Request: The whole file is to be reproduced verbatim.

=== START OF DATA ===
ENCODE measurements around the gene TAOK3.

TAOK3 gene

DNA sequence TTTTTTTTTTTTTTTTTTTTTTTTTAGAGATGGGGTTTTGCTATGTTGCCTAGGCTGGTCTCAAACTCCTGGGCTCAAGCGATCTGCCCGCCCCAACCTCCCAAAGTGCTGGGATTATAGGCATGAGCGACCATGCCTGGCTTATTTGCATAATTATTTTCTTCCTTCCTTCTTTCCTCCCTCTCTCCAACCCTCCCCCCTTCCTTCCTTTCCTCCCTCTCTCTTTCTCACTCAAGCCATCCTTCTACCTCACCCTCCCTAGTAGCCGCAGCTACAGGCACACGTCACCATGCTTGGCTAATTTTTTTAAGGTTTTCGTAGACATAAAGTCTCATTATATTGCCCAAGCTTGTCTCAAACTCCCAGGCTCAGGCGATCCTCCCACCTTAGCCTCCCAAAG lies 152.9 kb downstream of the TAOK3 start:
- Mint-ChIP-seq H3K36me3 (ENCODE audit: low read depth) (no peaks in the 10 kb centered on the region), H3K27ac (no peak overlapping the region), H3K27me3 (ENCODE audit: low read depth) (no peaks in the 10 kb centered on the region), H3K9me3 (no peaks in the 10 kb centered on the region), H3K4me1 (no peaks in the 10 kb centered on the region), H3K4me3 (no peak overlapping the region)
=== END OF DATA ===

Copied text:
ENCODE measurements around the gene TAOK3.

TAOK3 gene

DNA sequence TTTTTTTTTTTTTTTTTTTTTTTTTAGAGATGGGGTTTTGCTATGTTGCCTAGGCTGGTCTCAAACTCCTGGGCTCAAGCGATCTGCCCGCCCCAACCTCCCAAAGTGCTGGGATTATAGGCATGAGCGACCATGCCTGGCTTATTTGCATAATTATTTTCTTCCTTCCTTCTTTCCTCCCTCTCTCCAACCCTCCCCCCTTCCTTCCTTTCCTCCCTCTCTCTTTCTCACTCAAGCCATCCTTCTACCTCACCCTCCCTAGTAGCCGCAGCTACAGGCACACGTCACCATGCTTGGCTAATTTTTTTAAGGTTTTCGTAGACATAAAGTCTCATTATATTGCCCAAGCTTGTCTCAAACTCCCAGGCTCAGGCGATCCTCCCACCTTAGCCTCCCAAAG lies 152.9 kb downstream of the TAOK3 start:
- Mint-ChIP-seq H3K36me3 (ENCODE audit: low read depth) (no peaks in the 10 kb centered on the region), H3K27ac (no peak overlapping the region), H3K27me3 (ENCODE audit: low read depth) (no peaks in the 10 kb centered on the region), H3K9me3 (no peaks in the 10 kb centered on the region), H3K4me1 (no peaks in the 10 kb centered on the region), H3K4me3 (no peak overlapping the region)